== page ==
The National Rural Employment Guarantee Scheme (NREGS) is the only grand Central scheme that anti-corruption activist Arvind Kejriwal mentions in his book Swaraj — which calls for scrapping all Central schemes.
NREGS was pushed by Kejriwal’s mentor Aruna Roy, who has not exactly backed the anti-corruption movement, or its present political avatar. Leaving differences with Roy aside, his problem with the scheme – which he calls “a joke” – does not concern its provisions, but its very existence as a scheme “formulated at the Centre or the state capitals”. The problem, he says, is that the “funds under these schemes flow from the top to the bottom”.
“Each official is hell-bent on spending money at his level only. That money, which is meant for the welfare of the people at the lowest rung, never reaches them,” he writes.
“How can money be siphoned off at all levels is a question that comes to the mind so very often? One of the biggest reasons is that there is no accountability of any government official. This is what needs to be corrected,” he writes, and adds, “The villagers do not need these schemes, but need free funds.”
Instead of sending Rs 4 crore or Rs 5 crore to a village under a particular scheme, let the government send less money, say Rs 3 crore to the village, but not tie it to any scheme, and the villagers be allowed to use it according to their needs, he says. Instead of joint secretaries of the rural development ministry, deciding from Delhi, how much funds under NREGS should be go for water-harvesting, irrigation and so on, untied funds would enable a gram sabha to jointly decide how much money is needed for irrigation and how much as widow pension; how much money should be spent on education and how much on health care, he says.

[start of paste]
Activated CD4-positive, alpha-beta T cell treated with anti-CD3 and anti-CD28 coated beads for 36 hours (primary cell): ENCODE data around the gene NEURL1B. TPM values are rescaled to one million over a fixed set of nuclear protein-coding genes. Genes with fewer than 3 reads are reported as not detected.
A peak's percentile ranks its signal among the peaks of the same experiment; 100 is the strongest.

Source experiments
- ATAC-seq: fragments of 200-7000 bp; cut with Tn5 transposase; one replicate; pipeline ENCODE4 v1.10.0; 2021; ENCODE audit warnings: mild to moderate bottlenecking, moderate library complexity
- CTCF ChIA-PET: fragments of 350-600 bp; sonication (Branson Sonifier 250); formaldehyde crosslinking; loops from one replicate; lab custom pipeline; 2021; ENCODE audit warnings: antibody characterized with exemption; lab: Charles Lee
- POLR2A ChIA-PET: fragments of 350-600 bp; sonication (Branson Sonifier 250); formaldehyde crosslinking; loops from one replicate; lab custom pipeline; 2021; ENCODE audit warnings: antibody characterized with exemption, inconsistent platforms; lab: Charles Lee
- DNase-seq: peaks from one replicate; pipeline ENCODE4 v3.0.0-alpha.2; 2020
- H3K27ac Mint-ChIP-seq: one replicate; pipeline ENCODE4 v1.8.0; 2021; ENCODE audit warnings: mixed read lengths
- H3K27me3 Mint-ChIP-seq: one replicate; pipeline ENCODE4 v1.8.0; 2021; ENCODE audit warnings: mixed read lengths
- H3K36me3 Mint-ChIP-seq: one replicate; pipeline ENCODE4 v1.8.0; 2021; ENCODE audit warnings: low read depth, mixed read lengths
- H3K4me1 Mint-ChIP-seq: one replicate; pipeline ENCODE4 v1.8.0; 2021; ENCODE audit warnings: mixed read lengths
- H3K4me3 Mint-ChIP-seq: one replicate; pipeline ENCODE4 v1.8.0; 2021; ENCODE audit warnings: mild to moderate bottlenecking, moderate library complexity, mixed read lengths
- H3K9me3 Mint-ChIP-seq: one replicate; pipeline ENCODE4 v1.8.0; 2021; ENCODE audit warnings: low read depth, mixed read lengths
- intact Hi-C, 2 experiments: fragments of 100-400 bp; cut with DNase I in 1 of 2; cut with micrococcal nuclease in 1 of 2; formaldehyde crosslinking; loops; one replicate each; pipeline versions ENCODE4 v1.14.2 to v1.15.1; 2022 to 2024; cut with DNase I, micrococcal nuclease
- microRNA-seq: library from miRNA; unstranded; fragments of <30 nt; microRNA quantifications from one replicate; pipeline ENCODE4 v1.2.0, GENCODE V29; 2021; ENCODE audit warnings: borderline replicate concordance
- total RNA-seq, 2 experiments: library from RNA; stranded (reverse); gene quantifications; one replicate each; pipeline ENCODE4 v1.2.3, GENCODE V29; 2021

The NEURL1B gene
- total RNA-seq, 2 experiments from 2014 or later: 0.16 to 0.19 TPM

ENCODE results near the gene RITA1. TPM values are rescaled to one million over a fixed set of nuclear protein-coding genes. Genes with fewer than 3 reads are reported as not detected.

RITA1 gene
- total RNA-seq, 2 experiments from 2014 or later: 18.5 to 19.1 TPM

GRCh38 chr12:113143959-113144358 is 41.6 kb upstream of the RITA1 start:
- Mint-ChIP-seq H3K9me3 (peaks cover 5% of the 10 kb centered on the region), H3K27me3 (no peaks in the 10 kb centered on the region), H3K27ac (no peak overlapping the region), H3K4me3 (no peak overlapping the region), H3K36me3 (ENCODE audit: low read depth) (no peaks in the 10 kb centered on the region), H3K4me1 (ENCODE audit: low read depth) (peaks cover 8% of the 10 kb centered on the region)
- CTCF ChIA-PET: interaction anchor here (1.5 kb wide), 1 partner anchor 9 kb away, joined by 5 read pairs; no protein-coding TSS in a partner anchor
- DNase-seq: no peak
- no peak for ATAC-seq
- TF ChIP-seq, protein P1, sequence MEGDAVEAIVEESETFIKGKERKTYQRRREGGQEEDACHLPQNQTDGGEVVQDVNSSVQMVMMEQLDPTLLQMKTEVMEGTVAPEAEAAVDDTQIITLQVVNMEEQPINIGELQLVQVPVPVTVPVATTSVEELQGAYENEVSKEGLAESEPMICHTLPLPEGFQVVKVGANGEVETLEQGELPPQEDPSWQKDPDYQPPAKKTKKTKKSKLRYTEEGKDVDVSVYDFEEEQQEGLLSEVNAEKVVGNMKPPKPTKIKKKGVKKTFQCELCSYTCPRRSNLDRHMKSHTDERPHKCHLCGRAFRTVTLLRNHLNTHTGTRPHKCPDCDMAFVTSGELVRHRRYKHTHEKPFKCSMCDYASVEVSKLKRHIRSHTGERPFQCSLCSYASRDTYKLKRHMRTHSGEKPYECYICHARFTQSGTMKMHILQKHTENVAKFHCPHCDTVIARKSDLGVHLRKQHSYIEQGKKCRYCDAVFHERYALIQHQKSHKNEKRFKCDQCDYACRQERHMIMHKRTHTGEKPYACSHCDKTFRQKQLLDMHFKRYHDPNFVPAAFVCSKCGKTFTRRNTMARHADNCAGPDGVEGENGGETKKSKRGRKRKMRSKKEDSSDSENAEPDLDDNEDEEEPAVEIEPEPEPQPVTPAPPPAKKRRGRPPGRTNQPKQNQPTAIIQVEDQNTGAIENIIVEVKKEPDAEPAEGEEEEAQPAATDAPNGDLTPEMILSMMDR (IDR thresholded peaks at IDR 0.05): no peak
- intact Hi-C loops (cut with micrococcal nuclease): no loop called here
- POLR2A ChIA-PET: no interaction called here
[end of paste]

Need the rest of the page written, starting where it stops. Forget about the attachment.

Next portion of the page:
This is a fact that the government has been considering for decades under the Planning Commission — but without doing much about it. This year, some Central schemes are being clubbed together, while a small proportion of the 12th Five-Year Plan funds are being sent untied to the states.
Kejriwal wants a reversal of this, so that the scheme funds become a small part of the total untied funds. He wants that the criterion for allocation should be decided at the gram sabha level, thus making all poverty lines drawn by various committees appointed by the Planning Commission unnecessary.
“The villagers will decide criteria that categorise one below the poverty line (BPL). In Hong Kong, a person without an air-conditioner is treated as BPL. In Delhi, a rickshaw puller is able to make Rs 5,000 a month, and is still not able to make ends meet. He is forced to live in shanties in dirty surroundings. But Rs 5,000 is enough in a village where that same person can live decently,” he writes.
If it is left to the people, many innovative schemes could come up and villages could become self-sufficient, he feels.
He cites the example of village Kuthambakkam near Chennai where chemical engineer Ilango, the sarpanch for the last 15 years, has been working on making the village self-sufficient. Ilango has enabled villagers to produce and sell all grocery items needed by the village, thus gather all the money spent on groceries as revenue. Another village in Pune started a grain bank and pulled people out of debts.
“All schemes of the government should be stopped. These schemes get entangled into a complicated web of government officials at the village and state levels, powerful bureaucrats and their political masters, who are neither accountable to the people nor can be prosecuted. Only 10 per cent of the money under these grand schemes reach the people and the remaining is lost or embezzled in transit,” he writes.
He says if all the government schemes are stopped, and free funds are made available to gram sabhas, “a revolution will come in the country that can erase poverty, hunger and unemployment”.